‘Dying To Do Letterman,’ Part I
Documentaries, more and more these days, involve a journey rather than a discussion. Even classic films like Frederick Wiseman’s “Juvenile Court” don’t involve a definable goal, and Errol Morris’s works often explore an idea from a sitting position. But these days, people going somewhere, trying to do something, and having definable success or failure is more and more the mode. Perhaps because audiences have become familiar with reality shows and their “see it happen” conceit.
Biagio Messina and Joke Fincioen, a husband-and-wife filmmaking team, are conversant in both sides of that realm. They have a reality show on IFC called “Commercial Kings,” and have worked for respected documentarian R.J. Cutler, who made “The September Issue.”
Their new film, “Dying To Do Letterman,” which was just selected for DocuWeeks 2011 after having been at several festivals including Cinequest, tells a story as it happens, but as it happens, the story is a defined, created, caper. Their friend Steve Mazan, a stand-up comedian, decides after learning he has cancer that he is going to try to figure out a way of appearing on “The Late Show With David Letterman.”
Biagio, who met Joke when they both had first arrived in Hollywood, first encountered Steve doing some video work for him.
We had been working in LA, and Steve had just moved down from San Francisco. He was doing whatever he could to break into the comedy scene. I cut his very first comedy reel – I remember it as $10 an hour, but he remembers it as $20 an hour – but I don’t think I made that much. We kept in touch after that.
Later, I think it was when Joke and I had done our very first television gig as producer/director on “Caesar’s 24/7,” and still living in the one-bedroom apartment at that point, that we got the email: “Hey, got to my website dyingtodoletterman.com, because I’m trying to get on Letterman.” He never said he was sick in the email. I was editing, and I remember hearing Joke from the other side of the room, gasping. She said, “Steve’s got cancer.”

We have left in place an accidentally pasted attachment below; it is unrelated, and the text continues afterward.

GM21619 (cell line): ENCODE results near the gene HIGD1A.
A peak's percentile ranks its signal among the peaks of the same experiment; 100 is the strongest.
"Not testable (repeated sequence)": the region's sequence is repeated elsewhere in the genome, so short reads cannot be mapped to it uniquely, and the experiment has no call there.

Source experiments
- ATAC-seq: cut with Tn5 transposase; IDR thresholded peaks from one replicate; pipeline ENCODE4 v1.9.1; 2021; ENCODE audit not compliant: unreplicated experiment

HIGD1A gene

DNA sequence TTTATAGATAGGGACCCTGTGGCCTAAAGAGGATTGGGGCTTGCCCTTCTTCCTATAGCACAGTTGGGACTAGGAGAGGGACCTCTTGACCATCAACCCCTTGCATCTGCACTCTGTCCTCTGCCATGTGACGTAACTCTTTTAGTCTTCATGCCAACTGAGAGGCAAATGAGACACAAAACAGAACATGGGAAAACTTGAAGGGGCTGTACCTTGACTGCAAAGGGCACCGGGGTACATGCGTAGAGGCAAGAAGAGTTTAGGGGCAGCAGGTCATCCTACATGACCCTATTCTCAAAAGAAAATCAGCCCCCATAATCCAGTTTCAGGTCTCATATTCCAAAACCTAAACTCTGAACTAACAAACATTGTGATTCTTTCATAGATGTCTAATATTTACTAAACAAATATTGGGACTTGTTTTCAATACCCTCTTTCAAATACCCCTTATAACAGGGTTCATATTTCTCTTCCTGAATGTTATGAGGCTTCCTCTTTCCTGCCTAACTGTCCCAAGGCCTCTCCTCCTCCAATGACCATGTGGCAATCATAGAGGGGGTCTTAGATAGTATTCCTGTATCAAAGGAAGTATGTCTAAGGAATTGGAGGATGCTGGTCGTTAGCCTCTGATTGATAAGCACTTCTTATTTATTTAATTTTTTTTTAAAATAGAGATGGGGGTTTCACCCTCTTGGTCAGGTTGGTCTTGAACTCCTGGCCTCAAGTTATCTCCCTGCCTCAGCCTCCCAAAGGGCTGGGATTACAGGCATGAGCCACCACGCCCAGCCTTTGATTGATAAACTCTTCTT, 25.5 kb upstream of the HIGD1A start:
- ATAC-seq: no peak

She had read on Steve’s website that he was sick. He had about a dozen malignant growths in his liver. He had already decided on the premise of “Dying to do Letterman.” Not surprisingly, Steve had set a life goal on appearing on that showcase of comedic talent. But having been told he might have as little as five years to live, the goal had become something of a quest.
“He had this whole explanation of how he was launching this campaign to get on Letterman,” Biagio says. “We called him and asked if there was anything we could do to help, and he said “Look, I’ve been shooting a little bit of footage myself with my Handicam, and I really want to make a documentary on this. Would you guys be interested in doing it?”
The answer was not instantly positive.
Joke and I, we were almost in unison in saying, “Uh, we have to think about it.” We knew him as a friend first, and we were still just processing the fact that our friend was sick. So we talked about it a lot.
Joke and Biagio had two cameras, a Panasonic DVX100B, and a Canon GL2. “I gave him the GL2, and said, Just take it – you can have that. It’s better than what you have, so just shoot everything you can. We’ll figure out what our involvement will be as we go along.”